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Jet Li and Jason Statham are pals in War.
AKA: Rogue Assassin (Hong Kong title)
AKA: Rogue (working title)
Year: 2007
Director: Philip G. Atwell  
Writer: Lee Anthony Smith, Gregory J. Bradley
Cast: Jet Li, Jason Statham, John Lone, Devon Aoki, Luis Guzmán, Saul Rubinek, Ryo Ishibashi, Sung Kang, Mathew St. Patrick, Nadine Velazquez, Andrea Roth, Kenneth Choi, Mark Cheng Ho-Nam, Kane Kosugi, Kennedy Montano, Terry Chen
The Skinny: Jet Li gets paid. The audience gets taken. Some people may still go home happy. Chances are you may not be one of them.
by Kozo:

     They were in The One together, but if you don't remember nobody will blame you for it. Jet Li and Jason Statham re-team for War, titled Rogue Assassin in Hong Kong, Singapore, and a few other territories where Jet Li is a much bigger draw than Jason Statham. The tough Transporter actor plays Jack Crawford, an FBI agent on the trail of vicious assassin Rogue (Jet Li), the man responsible for killing his partner Tom Lone (Terry Lee), as well as Tom's wife and child, three years ago. Obviously, Rogue is not Jack's favorite person.
     Rogue resurfaces when he starts working for San Francisco's resident Triads, run by Chang (John Lone). Previously he was working for the Yakuza, led by Shiro (Ryo Ishibashi), but for some reason he's switched sides and is helping the Triads recover a pair of priceless horse statues that once belonged to Chang's family. Jack's job is preventing a bloody gang war, but he's more fixated on nabbing Rogue, whose presence in the mob melee gets Jack all frothed up with anger. However, Rogue regards Jack's presence with strange amusement, and seems to have his own agenda regarding the brewing gang war. Just what is Rogue up to?
     Not surprisingly, he's up to the Yojimbo-like tricks of playing each side against the other - a factoid which is not given to the audience right away, but is easy to figure out anyway. After all, this is Jet Li in the starring role, and Jet Li hasn't played a real villain since his US debut, Lethal Weapon 4. Ergo, righteousness is somehow a given. As Rogue, Li oozes much more screen charisma than Jason Statham, though that achievement is not a difficult one. Statham is angry and intense as Jack Crawford, but he comes off as a bit of a clichéd, cartoonish figure. He's not helped much by the script and direction, which are blazingly mediocre.
     Director Philip G. Atwell, who's handled many a music video before, delivers everything in unspectacular fashion. The film is routine for its genre, resembling much of Steven Seagal's nineties output in production design and overall style. The Asian gang fetish is fun, but also a bit backwards, harking back to the many cloying Asian-gangs-in-America cop thrillers from the nineties. People talk about face, visit sushi bars, and travel by motorcycle from the Yakuza district to the Triad district (which appear to be within two blocks of each other) whenever they want to cause trouble. The film even has ninjas, as well as an appearance by Asian screen babe du jour Devon Aoki, though honestly, that's a mark in the minus column. Setting and story-wise, there's not a whole lot new here.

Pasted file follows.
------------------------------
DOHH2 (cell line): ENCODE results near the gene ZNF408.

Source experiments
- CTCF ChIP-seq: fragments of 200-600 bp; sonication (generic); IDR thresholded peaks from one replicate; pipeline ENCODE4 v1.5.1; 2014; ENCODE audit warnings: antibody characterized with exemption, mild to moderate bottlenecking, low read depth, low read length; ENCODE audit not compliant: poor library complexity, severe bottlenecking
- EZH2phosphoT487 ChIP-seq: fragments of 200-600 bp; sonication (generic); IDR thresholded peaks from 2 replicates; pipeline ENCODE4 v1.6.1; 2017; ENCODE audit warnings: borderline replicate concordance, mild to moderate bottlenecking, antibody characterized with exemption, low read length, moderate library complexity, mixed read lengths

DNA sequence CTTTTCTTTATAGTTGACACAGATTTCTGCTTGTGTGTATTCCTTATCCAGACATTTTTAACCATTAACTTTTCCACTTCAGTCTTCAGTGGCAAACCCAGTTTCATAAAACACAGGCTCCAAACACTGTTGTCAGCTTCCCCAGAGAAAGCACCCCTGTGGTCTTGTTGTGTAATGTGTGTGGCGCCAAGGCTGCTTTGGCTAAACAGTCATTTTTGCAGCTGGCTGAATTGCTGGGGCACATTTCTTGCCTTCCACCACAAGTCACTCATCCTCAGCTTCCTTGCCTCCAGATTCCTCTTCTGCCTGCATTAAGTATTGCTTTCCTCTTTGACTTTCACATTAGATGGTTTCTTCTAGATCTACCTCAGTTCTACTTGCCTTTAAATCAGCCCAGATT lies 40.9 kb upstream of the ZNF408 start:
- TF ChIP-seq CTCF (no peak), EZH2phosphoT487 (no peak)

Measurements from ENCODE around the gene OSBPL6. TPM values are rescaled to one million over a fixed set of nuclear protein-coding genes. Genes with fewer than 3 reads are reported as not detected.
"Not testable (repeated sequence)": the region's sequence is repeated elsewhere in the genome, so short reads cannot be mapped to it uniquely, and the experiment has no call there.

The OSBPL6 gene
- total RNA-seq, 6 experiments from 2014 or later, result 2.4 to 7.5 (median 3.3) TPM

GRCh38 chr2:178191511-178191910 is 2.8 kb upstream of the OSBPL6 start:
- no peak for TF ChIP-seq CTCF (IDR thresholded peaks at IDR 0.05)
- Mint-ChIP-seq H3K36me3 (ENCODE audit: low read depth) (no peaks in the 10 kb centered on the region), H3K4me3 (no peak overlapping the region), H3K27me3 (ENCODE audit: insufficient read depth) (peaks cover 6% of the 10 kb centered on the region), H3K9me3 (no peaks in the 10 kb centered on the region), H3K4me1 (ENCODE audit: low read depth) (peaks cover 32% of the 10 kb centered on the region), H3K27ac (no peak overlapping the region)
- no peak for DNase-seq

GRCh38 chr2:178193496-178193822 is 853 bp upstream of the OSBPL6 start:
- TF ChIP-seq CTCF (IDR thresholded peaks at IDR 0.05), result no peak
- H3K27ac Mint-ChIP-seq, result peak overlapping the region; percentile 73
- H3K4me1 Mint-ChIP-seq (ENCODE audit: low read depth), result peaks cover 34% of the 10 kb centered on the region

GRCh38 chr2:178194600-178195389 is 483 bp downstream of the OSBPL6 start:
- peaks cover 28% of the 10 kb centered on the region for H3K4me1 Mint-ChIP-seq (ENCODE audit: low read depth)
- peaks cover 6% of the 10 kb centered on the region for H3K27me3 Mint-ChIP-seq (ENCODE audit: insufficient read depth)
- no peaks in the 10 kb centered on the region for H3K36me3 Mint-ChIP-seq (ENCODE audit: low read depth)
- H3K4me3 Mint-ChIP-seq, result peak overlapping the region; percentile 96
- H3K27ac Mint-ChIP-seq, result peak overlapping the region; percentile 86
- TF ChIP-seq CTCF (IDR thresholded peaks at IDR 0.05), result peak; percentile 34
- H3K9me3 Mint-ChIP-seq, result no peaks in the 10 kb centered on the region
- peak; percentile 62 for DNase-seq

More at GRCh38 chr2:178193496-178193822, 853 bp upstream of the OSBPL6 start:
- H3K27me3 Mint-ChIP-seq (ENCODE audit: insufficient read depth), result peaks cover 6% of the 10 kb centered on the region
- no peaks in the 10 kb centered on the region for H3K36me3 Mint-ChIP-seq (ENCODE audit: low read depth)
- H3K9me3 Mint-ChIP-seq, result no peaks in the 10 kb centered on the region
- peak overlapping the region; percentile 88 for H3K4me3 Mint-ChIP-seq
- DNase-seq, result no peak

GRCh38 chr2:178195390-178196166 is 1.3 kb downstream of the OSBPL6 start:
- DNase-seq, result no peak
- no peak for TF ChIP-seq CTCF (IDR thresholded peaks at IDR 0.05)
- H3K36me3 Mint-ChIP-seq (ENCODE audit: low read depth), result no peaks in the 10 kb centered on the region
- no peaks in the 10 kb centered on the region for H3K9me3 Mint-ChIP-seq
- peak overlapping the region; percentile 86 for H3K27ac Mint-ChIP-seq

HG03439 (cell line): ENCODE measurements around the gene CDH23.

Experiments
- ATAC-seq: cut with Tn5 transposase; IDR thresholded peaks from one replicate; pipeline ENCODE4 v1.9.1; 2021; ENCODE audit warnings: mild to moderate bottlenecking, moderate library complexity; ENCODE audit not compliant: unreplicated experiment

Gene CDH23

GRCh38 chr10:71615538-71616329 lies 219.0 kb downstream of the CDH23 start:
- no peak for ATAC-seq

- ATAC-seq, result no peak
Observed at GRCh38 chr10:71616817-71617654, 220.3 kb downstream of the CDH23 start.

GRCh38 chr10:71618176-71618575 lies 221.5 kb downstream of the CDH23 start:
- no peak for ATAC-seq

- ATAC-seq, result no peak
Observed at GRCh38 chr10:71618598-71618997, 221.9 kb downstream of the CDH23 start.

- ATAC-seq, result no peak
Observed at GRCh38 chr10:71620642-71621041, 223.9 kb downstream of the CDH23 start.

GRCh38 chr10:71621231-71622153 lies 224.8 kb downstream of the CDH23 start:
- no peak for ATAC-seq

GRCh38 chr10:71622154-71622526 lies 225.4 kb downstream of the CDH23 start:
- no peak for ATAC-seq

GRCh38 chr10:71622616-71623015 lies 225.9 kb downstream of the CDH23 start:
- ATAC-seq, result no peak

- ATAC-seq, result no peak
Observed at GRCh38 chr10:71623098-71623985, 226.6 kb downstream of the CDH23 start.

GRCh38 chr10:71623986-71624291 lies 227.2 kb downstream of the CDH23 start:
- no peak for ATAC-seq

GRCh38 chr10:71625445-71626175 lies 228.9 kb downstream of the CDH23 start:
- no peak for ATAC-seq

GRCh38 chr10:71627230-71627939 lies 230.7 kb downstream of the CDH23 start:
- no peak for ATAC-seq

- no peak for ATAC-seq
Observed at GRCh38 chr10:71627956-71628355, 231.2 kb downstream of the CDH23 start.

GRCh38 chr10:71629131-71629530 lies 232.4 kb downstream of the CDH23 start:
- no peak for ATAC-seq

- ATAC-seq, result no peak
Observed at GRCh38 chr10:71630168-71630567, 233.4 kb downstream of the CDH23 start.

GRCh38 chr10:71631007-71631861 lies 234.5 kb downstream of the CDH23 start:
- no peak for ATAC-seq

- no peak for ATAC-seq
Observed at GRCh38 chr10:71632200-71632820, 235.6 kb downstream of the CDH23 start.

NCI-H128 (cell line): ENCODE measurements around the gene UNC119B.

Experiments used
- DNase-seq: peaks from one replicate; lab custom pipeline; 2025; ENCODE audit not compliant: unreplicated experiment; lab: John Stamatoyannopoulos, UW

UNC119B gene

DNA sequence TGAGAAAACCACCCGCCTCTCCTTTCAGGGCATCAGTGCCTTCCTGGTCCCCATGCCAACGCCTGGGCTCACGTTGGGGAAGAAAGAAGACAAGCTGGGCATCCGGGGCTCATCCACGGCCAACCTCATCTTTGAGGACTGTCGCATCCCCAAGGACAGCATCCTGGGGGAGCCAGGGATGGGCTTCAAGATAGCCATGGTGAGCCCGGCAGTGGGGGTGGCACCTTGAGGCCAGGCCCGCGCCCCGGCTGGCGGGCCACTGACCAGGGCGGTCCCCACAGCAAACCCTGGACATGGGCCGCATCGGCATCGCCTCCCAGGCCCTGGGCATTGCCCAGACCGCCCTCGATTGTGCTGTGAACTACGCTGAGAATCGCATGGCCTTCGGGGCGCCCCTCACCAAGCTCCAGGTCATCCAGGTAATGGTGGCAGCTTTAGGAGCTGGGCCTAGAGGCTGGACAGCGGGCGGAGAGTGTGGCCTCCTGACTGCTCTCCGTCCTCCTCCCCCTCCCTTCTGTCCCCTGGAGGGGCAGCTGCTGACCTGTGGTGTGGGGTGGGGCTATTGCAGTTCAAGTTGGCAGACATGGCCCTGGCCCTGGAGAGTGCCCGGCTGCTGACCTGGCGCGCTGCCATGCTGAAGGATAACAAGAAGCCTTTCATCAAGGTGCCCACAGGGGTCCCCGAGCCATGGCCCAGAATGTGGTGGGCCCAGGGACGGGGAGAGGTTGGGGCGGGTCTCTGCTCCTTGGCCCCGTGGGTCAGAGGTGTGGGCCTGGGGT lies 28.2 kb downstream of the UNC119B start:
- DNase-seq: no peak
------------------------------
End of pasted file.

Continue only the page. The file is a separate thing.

The film does possess some minor inspiration. There's a mega-melting pot of stolen plot devices and ideas in War, but the filmmakers manage to deliver a couple of intriguing twists that seemingly turn the film on its ear. However, the twists aren't convincing. The first twist sure seems cool, but it's actually quite predictable and totally lacking in credibility. The second twist is even worse; the twist is an unpredictable surprise, but it causes the film to end in a bewildering and unsatisfying manner. Given everything that came before, it's hard to imagine that the film's resolution is one that would satisfy most audiences. War possesses plot twists that would work better in a hard boiled cop morality play, and not your standard Hollywood action film; the film simply doesn't set up enough complexity or convincing interest to warrant multiple twists. If you're going to screw with the audience's expectations then you have to make them care first.
     On the plus side, War is solid, made-to-order commercial cinema for its undemanding target audience, meaning it has blood, breasts, cardboard characters, routine conflicts, and few effective surprises. Action fans who expect very little may be entertained by War's more elaborate plot points, and those who still make time for the direct-to-video exploits of Wesley Snipes or Jean-Claude Van Damme should totally see this picture first. Hong Kong Cinema fans get Jet Li, plus a supporting role for Mark Cheng Ho-Nam, who plays John Lone's right-hand guy. The above positives are just marketing ones, however, and the actual quality of the product lacks. The filmmakers never find a way to make the material rise above the obvious, and any drama or emotion is simply indicated and never truly felt. War has the tools to be an effective action thriller, but it blows everything on standard conflicts and generally unimpressive action sequences. Action director Corey Yuen has certainly done better work before. So has Jet Li. So has Jason Statham. So has Mark Cheng. I could go on and on. (Kozo 2007)

Availability: DVD (Hong Kong)
Region 3 NTSC
Panorama Entertainment
16x9 Anamorphic Widescreen
English Language Track
Dolby Digital 5.1 / DTS ES
Removable Chinese Subtitles

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